Social apps review: commerce-led apps make a splash
As f-commerce continues to find its legs, brands are looking at other ways to capitalise on people’s addiction to their smartphones. Transactional and commerce-led apps are making increasing noise on the landscape, so here we round up three of the strongest new contenders.
So we’ve seen examples of gifting technology, then Facebook-driven collaborative gifting; now the inevitable gifting app has arrived. Swedish start-up Wrapp, recently launched in the US, is in receipt of millions of dollars in venture-capital funding and that big brand retailers are scrambling for a slice of the pie suggests this could be the next big thing in e-gifting.
The app, run on smartphones, tablets and computers, allows Facebook friends to purchase gift cards (either individually or collaboratively), which recipients store inside their mobile devices and can redeem online or in-store. The collaborative aspect is a little clumsy: only once one user has announced to their social sphere that they’ve made a purchase can others make an addition on top of the original sum (great for the recipient, of course, not so much for the givers who feel strong-armed into contributing a specific figure). Givers can also cancel their contribution at any time, providing the recipient hasn’t redeemed it (which is a pretty astute observation of the state of Facebook friendships).
So far more than 165,000 active users have given over 1.4 million gift cards in Europe. In the States the company plans to work with H&M, Gap, Sephora and Starbucks, among others. UPDATE: Wrapp’s on-the-ball UK PR team sent us a note to say that in addition to Europe, Wrapp has been in the UK since March working with ASOS, Pizza Express and other merchants. Full details are here.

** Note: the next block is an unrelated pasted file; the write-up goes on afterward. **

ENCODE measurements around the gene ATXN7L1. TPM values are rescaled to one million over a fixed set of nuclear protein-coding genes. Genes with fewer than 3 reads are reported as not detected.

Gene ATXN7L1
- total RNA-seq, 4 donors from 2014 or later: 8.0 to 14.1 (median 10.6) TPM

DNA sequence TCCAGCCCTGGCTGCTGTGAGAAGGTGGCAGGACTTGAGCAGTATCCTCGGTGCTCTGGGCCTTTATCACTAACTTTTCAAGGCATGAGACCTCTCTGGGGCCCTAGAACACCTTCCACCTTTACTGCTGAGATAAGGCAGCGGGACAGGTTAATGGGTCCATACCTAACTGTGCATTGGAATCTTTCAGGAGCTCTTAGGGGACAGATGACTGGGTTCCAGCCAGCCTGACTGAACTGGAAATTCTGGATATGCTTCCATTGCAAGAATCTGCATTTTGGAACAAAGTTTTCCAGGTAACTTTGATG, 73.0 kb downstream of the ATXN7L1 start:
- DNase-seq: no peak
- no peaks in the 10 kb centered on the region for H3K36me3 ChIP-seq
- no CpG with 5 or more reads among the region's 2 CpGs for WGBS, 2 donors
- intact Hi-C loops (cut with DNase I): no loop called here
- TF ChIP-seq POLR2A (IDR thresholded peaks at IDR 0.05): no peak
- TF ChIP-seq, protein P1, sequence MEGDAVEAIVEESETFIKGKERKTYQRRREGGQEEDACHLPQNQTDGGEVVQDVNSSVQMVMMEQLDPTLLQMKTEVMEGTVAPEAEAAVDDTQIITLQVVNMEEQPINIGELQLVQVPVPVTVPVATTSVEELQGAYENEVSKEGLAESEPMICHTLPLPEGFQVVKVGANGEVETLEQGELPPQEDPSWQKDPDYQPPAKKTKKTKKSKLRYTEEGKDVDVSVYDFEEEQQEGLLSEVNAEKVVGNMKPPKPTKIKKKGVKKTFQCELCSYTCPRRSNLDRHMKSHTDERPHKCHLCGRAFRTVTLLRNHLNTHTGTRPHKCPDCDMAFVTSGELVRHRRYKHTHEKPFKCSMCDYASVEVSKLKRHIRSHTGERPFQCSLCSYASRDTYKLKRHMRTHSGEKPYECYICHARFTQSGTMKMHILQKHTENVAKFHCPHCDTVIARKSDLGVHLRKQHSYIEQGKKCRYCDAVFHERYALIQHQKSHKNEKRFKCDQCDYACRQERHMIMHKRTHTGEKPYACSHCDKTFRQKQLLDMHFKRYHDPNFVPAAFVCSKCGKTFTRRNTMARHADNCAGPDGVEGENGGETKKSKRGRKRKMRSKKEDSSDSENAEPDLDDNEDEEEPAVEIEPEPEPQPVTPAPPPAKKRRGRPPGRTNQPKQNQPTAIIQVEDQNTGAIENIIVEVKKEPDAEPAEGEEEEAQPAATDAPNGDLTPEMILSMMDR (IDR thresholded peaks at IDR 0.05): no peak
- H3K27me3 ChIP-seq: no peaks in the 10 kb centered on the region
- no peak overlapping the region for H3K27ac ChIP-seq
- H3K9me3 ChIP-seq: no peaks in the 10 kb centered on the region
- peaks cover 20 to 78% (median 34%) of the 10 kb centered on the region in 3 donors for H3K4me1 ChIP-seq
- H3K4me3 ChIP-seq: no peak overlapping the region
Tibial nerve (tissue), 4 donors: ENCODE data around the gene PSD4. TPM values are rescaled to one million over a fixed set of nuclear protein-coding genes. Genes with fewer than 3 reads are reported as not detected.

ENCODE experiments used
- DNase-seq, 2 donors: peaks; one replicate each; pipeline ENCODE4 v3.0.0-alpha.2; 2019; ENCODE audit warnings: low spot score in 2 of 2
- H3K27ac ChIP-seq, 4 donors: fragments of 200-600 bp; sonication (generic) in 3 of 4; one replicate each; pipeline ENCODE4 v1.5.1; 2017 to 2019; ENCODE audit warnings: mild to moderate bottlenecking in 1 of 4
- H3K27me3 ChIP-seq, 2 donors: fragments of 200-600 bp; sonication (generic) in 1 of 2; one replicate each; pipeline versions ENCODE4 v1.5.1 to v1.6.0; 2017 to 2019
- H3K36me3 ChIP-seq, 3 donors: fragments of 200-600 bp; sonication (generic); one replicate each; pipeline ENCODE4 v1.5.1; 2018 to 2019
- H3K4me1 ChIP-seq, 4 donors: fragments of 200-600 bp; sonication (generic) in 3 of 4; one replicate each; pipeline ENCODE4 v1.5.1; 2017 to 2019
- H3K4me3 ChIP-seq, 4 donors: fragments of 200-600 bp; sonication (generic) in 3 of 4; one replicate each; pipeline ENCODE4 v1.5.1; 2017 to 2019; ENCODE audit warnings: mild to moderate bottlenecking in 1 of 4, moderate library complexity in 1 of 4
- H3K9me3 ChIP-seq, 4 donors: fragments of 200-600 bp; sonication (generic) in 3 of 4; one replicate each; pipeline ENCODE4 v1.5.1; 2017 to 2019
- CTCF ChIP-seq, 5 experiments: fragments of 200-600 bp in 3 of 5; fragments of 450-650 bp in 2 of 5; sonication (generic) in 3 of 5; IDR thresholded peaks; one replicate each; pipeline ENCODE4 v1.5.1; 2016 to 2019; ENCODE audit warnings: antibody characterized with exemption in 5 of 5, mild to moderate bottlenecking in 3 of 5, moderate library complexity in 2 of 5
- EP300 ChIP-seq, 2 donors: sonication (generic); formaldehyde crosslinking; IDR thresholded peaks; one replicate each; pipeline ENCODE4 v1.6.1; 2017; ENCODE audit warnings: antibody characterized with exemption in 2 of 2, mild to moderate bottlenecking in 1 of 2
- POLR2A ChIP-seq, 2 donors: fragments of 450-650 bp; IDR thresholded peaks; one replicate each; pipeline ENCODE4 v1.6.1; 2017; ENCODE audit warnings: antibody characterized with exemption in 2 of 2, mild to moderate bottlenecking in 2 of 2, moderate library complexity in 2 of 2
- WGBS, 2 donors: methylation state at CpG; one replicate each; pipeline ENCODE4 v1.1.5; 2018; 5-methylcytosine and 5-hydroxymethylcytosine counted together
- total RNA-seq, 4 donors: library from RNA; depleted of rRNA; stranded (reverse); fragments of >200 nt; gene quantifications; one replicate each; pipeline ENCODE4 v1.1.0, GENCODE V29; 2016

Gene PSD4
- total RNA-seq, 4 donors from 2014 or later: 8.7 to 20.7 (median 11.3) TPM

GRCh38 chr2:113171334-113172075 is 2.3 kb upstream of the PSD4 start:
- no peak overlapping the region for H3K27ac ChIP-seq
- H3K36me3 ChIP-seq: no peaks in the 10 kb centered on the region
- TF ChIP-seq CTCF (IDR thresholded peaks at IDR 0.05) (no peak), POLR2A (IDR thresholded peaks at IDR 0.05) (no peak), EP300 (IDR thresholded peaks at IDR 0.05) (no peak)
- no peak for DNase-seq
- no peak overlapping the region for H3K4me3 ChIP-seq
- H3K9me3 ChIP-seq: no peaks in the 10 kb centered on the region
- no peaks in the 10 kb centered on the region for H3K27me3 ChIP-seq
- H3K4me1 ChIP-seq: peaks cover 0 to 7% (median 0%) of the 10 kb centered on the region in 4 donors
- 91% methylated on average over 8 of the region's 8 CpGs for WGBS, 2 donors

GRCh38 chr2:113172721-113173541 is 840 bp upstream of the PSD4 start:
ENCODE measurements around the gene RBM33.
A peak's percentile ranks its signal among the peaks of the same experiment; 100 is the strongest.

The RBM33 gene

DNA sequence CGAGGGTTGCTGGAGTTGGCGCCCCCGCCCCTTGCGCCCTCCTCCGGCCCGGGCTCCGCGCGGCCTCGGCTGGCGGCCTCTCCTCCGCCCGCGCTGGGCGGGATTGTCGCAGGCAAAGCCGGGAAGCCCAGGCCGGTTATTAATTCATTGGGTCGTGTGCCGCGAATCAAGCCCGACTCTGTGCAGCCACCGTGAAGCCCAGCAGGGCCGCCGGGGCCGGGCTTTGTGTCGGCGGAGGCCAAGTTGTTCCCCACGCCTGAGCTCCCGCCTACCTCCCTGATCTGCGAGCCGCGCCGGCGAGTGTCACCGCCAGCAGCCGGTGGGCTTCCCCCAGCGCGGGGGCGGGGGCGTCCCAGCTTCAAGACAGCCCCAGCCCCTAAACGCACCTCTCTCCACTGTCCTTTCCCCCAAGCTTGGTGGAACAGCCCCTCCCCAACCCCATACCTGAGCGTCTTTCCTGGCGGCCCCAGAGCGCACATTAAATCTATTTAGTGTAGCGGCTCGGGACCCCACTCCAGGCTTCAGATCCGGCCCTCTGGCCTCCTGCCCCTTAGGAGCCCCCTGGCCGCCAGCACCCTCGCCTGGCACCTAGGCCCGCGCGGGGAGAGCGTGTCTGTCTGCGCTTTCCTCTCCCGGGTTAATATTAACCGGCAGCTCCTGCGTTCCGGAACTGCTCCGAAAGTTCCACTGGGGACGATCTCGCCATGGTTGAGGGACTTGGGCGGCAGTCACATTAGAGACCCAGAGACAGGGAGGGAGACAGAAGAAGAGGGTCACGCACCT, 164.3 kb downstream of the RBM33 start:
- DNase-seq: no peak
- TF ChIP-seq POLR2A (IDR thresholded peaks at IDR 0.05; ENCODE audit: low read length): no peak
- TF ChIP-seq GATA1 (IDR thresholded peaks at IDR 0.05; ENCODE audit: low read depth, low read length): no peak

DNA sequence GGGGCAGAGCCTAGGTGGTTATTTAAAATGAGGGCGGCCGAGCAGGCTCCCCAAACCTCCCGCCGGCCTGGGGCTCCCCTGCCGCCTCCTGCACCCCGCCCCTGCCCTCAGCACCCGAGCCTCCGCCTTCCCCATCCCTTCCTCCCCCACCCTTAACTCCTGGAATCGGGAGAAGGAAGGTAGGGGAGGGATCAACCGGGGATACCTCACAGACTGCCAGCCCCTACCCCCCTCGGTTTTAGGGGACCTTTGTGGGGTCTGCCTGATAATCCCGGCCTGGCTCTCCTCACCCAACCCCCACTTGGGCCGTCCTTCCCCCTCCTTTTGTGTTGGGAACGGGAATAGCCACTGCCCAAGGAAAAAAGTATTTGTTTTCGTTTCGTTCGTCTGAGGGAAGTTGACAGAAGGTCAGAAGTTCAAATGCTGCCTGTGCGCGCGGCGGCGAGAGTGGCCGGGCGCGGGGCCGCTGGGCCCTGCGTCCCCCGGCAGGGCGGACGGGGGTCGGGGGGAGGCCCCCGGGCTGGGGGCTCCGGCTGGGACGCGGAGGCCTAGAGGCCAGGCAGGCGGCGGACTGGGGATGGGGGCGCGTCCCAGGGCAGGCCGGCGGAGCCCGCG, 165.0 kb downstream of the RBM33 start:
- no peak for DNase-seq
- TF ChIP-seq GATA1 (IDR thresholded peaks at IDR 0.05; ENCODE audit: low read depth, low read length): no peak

Platform and developer: iOS, Android (by Wrapp)
Final word: Useful for last-minute ‘Oh-God-I-forgot-your-birthday’ scenarios, but as people remain apprehensive about f-commerce overall, this one might take a while to bed in.
Remember Tweet-a-Beer? That surprising success story was driven by Chirpify: not an app, but a platform that’s recently been given a cash injection of $1.3 million, which is adding an interesting e-commerce dynamic to Twitter. Expanded beyond physical goods, Chirpify now allows companies, artists and other creative types to sell music, writing, videos, tickets (and so on), directly to fans, via Twitter. For example, a musician is touting his latest track. After setting up Chirpify, he sends out a tweet alerting followers to the new release, they reply with the word ‘buy’ and then receive a direct message linking to the download. The platform can also be used to make donations (by replying “Donate” and the dollar amount), and payments to other users: “pay @user $XX”. Simple.
All parties involved in a transaction will have to be signed up with Chirpify and have a PayPal account, but apparently the company is working on lining up alternative payment options.
Platform and developer: N/A (by Chirpify Inc.)
Final word: Super-useful for folk on the go with no time for wallets and passwords, but again, relies on everyone being on the same page. Plus, what about security issues? Frapes are a daily occurrence, so thieves and hackers aside, if a devious friend gets hold of your Twitter account or smartphone they could cost you more than just your pride.
Hot on the heels of Barclays’ Ping It, O2 has launched its own version of a contactless money transfer app. O2 Wallet allows users to transfer up to £500 via text message, make contactless payments, load money onto the app from debit cards, keep track of their spending and, as an extra touch, compare the price of goods through a search facility. Quite a few extras over Ping It, then, but plans are afoot to tack on a 15p charge for each money message sent by text at a later date. Not a huge amount, admittedly, and compensated for by the deals and discounts the app also offers.
Platform and developer: iOS, Android, Blackberry (by O2)
Final word: With more extras and offers than other money transfer apps on the market, O2 Wallet leads the pack. But with the technology becoming increasing common, for how long?